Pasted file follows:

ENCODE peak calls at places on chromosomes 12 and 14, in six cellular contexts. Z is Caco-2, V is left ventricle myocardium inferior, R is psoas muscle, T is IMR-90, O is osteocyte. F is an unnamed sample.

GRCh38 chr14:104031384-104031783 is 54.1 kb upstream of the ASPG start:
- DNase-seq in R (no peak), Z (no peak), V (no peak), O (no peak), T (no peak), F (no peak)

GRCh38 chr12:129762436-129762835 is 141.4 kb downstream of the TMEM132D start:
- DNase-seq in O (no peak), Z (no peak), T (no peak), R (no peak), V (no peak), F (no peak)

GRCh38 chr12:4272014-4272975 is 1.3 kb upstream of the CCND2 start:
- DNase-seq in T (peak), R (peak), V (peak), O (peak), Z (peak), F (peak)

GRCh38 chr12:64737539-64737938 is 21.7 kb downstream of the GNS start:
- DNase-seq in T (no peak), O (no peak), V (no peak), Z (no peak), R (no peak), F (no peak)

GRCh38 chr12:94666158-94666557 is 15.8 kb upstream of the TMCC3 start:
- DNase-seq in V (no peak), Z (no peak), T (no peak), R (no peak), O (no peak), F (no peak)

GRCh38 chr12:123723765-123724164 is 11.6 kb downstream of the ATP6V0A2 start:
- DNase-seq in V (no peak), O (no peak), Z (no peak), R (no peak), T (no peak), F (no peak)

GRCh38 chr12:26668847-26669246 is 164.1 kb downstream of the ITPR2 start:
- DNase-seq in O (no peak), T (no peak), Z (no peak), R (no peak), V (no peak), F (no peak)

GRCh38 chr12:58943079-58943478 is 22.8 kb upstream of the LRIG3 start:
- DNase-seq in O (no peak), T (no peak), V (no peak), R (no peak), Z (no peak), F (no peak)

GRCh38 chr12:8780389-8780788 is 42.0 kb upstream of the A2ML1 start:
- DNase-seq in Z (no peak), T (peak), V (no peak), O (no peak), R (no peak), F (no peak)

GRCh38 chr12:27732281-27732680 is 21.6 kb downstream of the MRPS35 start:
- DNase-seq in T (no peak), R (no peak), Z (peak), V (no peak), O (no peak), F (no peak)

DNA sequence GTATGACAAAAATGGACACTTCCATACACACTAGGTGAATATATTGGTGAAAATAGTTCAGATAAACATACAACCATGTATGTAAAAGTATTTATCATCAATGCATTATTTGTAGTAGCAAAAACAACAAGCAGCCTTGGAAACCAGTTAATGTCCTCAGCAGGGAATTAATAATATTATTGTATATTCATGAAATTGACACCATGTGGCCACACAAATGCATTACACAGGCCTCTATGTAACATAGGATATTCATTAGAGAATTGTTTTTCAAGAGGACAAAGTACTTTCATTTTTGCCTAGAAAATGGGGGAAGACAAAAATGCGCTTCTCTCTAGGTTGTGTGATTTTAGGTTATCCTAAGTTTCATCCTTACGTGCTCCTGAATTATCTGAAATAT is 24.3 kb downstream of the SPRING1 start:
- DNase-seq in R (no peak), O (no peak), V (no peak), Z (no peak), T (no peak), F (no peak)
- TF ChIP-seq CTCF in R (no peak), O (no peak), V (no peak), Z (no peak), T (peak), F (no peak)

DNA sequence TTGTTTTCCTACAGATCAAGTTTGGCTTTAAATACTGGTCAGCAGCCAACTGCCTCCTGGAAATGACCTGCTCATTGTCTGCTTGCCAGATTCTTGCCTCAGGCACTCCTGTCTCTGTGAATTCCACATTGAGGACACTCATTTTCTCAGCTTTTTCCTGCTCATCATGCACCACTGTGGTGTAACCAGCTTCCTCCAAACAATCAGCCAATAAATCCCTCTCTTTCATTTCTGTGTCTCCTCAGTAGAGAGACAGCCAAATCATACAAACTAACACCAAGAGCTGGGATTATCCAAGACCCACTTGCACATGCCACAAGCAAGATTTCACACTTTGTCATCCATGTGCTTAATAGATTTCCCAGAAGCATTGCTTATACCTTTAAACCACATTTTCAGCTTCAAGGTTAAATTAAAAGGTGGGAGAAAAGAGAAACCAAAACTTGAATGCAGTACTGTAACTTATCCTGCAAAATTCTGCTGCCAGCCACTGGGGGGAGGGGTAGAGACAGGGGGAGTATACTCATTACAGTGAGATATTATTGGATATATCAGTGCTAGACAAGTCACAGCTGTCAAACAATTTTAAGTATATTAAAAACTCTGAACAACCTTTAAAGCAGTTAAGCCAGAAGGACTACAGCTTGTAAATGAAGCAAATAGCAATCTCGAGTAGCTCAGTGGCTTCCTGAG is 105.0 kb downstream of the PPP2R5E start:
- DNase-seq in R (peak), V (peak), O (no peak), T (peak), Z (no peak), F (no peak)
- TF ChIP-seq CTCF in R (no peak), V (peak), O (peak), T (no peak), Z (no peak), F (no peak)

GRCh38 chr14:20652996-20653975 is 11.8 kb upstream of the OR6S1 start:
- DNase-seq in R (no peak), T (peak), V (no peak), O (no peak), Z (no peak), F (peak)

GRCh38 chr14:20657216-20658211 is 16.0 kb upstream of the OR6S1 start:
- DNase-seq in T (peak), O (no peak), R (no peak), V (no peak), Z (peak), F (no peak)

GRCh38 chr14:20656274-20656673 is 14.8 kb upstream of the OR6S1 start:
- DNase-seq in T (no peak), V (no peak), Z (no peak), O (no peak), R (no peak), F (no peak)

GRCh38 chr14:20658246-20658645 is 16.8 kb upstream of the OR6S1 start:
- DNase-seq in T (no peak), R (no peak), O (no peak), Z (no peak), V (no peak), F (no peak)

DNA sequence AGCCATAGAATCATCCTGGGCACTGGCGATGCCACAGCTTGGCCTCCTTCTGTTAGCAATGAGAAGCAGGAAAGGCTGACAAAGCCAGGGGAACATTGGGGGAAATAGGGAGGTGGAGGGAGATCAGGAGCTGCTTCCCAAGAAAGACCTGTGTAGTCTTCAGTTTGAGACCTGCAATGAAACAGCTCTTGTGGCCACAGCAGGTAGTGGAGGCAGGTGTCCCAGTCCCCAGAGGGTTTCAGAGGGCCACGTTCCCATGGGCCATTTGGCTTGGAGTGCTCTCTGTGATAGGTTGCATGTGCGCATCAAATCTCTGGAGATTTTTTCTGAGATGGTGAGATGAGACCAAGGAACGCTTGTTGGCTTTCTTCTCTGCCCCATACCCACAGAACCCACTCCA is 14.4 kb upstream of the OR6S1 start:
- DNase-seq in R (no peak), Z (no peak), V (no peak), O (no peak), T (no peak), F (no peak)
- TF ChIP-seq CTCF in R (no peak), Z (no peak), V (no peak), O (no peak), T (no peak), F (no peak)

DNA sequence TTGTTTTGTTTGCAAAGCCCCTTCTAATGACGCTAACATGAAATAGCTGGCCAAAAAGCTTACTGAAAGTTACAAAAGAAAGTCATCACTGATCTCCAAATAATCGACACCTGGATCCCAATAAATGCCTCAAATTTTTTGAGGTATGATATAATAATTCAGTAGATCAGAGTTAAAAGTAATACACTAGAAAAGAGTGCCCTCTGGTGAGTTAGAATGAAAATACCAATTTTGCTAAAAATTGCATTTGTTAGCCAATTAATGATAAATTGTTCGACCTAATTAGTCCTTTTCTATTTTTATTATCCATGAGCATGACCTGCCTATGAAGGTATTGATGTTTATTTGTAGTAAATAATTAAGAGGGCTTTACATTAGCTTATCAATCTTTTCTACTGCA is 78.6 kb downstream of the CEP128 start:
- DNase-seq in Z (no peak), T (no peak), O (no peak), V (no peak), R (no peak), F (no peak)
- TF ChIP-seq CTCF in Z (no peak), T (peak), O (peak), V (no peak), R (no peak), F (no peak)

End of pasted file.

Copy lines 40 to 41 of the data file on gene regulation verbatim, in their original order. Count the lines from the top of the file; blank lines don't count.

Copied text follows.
- DNase-seq in Z (no peak), T (no peak), O (no peak), V (no peak), R (no peak), F (no peak)
- TF ChIP-seq CTCF in Z (no peak), T (peak), O (peak), V (no peak), R (no peak), F (no peak)